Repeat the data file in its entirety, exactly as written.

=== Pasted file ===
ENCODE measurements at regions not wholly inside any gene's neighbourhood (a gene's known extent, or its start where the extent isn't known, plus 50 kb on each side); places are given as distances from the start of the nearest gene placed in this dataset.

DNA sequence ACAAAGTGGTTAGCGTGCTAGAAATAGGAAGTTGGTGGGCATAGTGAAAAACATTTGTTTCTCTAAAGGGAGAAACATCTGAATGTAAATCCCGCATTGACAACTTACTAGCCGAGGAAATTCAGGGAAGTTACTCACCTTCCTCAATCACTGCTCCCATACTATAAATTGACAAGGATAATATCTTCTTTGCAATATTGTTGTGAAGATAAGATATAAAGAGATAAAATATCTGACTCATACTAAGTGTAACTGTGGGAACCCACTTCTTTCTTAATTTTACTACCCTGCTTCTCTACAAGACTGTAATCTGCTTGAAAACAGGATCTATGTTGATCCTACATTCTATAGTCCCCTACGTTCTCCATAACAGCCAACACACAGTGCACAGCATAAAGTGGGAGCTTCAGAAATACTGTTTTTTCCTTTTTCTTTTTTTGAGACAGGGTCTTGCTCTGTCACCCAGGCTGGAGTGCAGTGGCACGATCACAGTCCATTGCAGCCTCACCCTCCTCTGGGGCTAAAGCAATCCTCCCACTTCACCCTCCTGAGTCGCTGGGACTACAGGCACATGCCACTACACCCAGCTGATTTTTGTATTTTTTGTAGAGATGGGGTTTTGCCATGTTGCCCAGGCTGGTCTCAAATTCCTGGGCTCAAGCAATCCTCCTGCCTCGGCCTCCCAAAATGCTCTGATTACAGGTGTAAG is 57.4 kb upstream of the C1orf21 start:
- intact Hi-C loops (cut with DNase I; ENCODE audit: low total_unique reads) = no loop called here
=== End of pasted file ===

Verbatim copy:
ENCODE measurements at regions not wholly inside any gene's neighbourhood (a gene's known extent, or its start where the extent isn't known, plus 50 kb on each side); places are given as distances from the start of the nearest gene placed in this dataset.

DNA sequence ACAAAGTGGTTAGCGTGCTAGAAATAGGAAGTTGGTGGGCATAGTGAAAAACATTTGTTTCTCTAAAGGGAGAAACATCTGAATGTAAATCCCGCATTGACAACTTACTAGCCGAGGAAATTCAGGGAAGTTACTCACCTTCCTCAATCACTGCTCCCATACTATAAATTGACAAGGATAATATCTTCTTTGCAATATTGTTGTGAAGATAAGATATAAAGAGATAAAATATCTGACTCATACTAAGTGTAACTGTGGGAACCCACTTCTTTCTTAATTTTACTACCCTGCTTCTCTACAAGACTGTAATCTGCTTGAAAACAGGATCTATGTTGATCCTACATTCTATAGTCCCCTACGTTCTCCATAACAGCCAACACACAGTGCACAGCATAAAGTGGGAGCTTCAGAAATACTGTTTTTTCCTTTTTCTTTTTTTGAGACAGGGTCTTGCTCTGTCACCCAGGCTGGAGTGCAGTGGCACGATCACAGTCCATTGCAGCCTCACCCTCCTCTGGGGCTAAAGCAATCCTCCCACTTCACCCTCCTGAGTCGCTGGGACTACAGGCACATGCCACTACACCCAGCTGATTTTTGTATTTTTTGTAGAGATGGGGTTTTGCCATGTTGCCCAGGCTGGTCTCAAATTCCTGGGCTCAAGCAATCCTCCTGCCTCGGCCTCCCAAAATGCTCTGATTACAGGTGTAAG is 57.4 kb upstream of the C1orf21 start:
- intact Hi-C loops (cut with DNase I; ENCODE audit: low total_unique reads) = no loop called here